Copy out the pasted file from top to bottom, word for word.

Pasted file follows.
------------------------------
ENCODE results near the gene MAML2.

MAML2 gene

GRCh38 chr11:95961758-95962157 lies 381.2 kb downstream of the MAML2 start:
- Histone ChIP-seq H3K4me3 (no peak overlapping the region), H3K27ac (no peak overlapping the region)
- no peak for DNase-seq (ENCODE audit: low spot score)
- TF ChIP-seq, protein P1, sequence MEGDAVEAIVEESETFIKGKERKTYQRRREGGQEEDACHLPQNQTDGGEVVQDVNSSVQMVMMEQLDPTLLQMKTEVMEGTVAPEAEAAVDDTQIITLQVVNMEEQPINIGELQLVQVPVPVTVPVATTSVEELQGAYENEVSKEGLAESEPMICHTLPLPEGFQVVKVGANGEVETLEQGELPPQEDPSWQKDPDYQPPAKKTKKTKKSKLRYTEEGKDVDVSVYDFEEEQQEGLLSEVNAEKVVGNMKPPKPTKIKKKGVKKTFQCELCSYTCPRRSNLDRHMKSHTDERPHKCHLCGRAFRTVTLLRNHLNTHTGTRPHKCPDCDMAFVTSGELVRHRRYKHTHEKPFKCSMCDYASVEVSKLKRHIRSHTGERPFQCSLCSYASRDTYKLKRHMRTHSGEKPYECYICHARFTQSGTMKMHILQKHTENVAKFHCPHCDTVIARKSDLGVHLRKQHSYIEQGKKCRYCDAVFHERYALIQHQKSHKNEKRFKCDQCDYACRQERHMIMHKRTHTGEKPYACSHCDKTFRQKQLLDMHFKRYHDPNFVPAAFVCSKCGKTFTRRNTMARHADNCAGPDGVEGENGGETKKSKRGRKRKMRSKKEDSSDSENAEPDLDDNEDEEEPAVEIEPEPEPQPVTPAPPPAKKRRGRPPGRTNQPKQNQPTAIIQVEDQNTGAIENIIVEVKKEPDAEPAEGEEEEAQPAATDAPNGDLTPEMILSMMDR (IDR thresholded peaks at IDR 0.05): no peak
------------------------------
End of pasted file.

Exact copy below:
ENCODE results near the gene MAML2.

MAML2 gene

GRCh38 chr11:95961758-95962157 lies 381.2 kb downstream of the MAML2 start:
- Histone ChIP-seq H3K4me3 (no peak overlapping the region), H3K27ac (no peak overlapping the region)
- no peak for DNase-seq (ENCODE audit: low spot score)
- TF ChIP-seq, protein P1, sequence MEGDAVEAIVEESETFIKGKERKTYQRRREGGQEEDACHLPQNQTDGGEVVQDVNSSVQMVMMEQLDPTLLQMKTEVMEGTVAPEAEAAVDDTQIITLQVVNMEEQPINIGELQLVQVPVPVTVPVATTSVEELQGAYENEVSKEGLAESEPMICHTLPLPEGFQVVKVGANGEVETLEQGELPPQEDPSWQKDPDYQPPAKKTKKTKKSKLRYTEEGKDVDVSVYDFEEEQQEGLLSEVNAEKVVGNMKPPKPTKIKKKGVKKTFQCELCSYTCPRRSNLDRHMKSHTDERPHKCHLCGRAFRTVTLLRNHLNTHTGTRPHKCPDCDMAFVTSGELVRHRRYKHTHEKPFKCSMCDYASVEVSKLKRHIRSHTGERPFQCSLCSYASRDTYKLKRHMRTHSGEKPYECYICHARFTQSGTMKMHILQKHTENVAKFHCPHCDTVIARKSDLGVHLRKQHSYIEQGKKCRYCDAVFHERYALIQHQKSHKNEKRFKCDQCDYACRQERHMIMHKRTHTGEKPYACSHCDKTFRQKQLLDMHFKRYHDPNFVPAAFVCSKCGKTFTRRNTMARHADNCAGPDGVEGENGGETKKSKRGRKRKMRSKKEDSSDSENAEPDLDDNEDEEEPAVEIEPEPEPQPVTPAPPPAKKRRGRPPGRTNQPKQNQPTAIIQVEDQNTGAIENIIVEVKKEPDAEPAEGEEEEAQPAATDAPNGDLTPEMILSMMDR (IDR thresholded peaks at IDR 0.05): no peak